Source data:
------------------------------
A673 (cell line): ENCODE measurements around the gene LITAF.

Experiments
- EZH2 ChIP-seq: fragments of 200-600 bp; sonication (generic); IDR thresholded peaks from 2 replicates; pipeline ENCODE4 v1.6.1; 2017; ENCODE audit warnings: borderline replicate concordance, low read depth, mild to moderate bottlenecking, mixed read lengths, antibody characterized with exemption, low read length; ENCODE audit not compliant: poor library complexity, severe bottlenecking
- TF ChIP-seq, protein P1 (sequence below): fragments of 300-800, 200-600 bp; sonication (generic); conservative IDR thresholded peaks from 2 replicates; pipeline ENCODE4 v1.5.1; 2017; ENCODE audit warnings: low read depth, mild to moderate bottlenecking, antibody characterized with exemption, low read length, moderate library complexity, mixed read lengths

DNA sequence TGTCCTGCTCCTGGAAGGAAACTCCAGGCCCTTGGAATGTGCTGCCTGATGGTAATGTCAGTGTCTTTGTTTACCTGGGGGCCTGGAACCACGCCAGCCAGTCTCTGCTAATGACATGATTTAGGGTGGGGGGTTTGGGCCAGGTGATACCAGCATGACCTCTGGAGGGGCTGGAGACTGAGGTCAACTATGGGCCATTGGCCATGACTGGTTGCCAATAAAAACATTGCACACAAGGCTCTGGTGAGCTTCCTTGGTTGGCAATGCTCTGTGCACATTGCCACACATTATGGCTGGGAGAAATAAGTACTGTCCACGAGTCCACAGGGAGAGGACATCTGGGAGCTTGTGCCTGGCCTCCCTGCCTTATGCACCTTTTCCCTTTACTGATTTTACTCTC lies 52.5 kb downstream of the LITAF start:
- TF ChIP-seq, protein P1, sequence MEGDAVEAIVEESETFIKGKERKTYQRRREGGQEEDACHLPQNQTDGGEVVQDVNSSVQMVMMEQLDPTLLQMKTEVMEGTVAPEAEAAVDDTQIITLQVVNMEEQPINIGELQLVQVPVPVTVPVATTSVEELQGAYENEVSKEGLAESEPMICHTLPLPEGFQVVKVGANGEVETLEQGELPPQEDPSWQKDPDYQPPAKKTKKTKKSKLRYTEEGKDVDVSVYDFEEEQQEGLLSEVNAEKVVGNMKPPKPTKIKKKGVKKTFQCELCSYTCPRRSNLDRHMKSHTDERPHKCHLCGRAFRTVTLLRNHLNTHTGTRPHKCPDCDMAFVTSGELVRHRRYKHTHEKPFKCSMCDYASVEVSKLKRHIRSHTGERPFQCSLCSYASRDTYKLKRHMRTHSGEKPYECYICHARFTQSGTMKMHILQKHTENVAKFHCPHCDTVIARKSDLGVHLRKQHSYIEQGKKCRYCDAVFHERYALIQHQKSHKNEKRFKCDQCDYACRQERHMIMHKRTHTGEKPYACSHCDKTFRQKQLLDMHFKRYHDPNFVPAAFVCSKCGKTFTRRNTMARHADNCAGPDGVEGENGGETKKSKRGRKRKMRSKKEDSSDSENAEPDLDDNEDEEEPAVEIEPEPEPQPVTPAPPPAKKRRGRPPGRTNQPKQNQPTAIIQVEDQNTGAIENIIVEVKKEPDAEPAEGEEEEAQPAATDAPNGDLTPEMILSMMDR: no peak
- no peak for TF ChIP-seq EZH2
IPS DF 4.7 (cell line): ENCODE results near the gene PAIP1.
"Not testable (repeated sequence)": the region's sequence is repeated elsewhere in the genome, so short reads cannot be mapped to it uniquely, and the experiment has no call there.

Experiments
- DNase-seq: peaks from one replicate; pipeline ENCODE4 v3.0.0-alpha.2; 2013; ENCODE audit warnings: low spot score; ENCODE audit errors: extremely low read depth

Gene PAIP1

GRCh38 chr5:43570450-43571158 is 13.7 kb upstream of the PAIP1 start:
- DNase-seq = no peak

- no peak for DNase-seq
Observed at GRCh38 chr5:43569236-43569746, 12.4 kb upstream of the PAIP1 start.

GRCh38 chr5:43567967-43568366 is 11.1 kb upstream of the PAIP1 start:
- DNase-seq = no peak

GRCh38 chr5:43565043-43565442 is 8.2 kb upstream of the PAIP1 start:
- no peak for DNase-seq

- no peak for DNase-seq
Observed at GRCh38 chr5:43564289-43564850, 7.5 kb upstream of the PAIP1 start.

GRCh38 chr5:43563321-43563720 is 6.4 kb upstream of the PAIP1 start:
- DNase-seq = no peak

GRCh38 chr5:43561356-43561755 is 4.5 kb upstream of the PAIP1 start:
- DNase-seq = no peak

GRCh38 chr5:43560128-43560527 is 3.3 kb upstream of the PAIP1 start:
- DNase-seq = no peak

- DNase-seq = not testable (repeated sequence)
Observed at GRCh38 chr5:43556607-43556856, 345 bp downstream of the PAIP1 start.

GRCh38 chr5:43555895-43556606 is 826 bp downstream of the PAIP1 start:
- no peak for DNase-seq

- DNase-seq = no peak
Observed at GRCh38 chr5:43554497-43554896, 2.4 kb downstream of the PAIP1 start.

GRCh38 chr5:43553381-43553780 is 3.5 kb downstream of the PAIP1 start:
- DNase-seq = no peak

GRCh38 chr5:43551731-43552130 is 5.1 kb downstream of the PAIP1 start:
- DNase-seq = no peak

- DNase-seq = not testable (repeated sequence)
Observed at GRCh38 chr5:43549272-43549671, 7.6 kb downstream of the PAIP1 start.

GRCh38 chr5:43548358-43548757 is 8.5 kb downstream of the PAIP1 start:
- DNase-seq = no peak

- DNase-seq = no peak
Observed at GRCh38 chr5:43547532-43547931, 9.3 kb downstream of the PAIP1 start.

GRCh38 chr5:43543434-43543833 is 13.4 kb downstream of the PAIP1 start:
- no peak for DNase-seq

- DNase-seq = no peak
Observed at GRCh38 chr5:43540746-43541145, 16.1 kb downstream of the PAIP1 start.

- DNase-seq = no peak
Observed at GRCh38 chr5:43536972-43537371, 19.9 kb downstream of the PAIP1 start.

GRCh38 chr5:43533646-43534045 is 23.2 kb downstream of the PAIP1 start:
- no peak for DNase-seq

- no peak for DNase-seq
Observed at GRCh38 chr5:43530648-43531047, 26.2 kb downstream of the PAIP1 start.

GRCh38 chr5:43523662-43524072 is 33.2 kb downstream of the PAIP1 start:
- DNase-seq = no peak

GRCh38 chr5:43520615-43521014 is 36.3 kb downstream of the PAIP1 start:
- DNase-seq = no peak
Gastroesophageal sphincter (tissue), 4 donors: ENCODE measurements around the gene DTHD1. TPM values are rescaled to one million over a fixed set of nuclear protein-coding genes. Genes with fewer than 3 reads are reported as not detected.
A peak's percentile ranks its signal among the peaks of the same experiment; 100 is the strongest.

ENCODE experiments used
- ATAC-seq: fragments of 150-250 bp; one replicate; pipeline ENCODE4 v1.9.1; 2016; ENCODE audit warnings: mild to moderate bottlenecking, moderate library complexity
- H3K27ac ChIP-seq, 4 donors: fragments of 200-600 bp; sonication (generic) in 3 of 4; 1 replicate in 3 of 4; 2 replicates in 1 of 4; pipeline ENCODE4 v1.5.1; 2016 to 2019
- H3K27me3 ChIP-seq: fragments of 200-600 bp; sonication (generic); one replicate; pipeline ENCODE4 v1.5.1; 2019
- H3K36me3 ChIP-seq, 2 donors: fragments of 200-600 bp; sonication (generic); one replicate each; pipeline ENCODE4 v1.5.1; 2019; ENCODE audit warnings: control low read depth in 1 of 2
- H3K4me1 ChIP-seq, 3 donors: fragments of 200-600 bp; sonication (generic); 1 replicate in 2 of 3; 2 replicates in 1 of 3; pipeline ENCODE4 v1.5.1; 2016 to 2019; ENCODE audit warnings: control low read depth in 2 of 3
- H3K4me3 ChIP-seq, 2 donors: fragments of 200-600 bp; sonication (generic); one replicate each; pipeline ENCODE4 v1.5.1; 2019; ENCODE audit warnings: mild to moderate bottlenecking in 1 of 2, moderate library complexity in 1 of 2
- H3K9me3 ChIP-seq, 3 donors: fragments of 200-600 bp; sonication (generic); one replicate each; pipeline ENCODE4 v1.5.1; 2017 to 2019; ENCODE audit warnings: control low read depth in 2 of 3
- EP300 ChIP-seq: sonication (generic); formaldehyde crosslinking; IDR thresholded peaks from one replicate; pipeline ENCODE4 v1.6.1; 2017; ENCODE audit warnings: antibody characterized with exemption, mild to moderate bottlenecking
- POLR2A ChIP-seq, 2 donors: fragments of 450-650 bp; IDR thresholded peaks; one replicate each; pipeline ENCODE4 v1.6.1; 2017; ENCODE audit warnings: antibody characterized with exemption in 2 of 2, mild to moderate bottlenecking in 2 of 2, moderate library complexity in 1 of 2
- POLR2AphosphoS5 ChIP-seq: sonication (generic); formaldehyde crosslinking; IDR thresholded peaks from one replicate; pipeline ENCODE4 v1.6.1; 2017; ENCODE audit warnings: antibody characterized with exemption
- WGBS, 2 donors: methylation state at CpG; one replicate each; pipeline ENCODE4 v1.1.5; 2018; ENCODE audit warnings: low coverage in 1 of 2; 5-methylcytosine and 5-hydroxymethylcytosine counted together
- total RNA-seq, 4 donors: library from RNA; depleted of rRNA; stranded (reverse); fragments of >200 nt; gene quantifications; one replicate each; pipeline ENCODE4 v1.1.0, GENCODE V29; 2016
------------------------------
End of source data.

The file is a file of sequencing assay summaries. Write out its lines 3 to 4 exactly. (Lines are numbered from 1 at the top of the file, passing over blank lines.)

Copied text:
- EZH2 ChIP-seq: fragments of 200-600 bp; sonication (generic); IDR thresholded peaks from 2 replicates; pipeline ENCODE4 v1.6.1; 2017; ENCODE audit warnings: borderline replicate concordance, low read depth, mild to moderate bottlenecking, mixed read lengths, antibody characterized with exemption, low read length; ENCODE audit not compliant: poor library complexity, severe bottlenecking
- TF ChIP-seq, protein P1 (sequence below): fragments of 300-800, 200-600 bp; sonication (generic); conservative IDR thresholded peaks from 2 replicates; pipeline ENCODE4 v1.5.1; 2017; ENCODE audit warnings: low read depth, mild to moderate bottlenecking, antibody characterized with exemption, low read length, moderate library complexity, mixed read lengths